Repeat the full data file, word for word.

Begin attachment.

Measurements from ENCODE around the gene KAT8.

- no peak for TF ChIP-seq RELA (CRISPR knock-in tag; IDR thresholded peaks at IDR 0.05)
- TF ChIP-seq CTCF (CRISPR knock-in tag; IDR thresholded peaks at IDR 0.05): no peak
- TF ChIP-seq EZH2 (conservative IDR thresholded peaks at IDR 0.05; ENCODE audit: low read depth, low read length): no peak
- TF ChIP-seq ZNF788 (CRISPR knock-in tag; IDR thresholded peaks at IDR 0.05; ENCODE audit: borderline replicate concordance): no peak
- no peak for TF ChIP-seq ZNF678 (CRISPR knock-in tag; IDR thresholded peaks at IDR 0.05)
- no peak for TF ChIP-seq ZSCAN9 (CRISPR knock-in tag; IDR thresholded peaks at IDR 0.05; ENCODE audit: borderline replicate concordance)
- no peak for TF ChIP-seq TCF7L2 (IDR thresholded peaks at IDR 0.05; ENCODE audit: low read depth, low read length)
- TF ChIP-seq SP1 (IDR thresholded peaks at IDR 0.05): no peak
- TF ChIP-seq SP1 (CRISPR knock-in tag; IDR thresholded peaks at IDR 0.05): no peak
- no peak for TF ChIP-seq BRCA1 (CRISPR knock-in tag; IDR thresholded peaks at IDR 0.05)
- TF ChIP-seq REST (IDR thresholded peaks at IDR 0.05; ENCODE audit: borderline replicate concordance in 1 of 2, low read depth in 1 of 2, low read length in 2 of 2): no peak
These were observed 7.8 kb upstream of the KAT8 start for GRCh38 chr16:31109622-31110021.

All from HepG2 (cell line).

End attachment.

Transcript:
Measurements from ENCODE around the gene KAT8.

- no peak for TF ChIP-seq RELA (CRISPR knock-in tag; IDR thresholded peaks at IDR 0.05)
- TF ChIP-seq CTCF (CRISPR knock-in tag; IDR thresholded peaks at IDR 0.05): no peak
- TF ChIP-seq EZH2 (conservative IDR thresholded peaks at IDR 0.05; ENCODE audit: low read depth, low read length): no peak
- TF ChIP-seq ZNF788 (CRISPR knock-in tag; IDR thresholded peaks at IDR 0.05; ENCODE audit: borderline replicate concordance): no peak
- no peak for TF ChIP-seq ZNF678 (CRISPR knock-in tag; IDR thresholded peaks at IDR 0.05)
- no peak for TF ChIP-seq ZSCAN9 (CRISPR knock-in tag; IDR thresholded peaks at IDR 0.05; ENCODE audit: borderline replicate concordance)
- no peak for TF ChIP-seq TCF7L2 (IDR thresholded peaks at IDR 0.05; ENCODE audit: low read depth, low read length)
- TF ChIP-seq SP1 (IDR thresholded peaks at IDR 0.05): no peak
- TF ChIP-seq SP1 (CRISPR knock-in tag; IDR thresholded peaks at IDR 0.05): no peak
- no peak for TF ChIP-seq BRCA1 (CRISPR knock-in tag; IDR thresholded peaks at IDR 0.05)
- TF ChIP-seq REST (IDR thresholded peaks at IDR 0.05; ENCODE audit: borderline replicate concordance in 1 of 2, low read depth in 1 of 2, low read length in 2 of 2): no peak
These were observed 7.8 kb upstream of the KAT8 start for GRCh38 chr16:31109622-31110021.

All from HepG2 (cell line).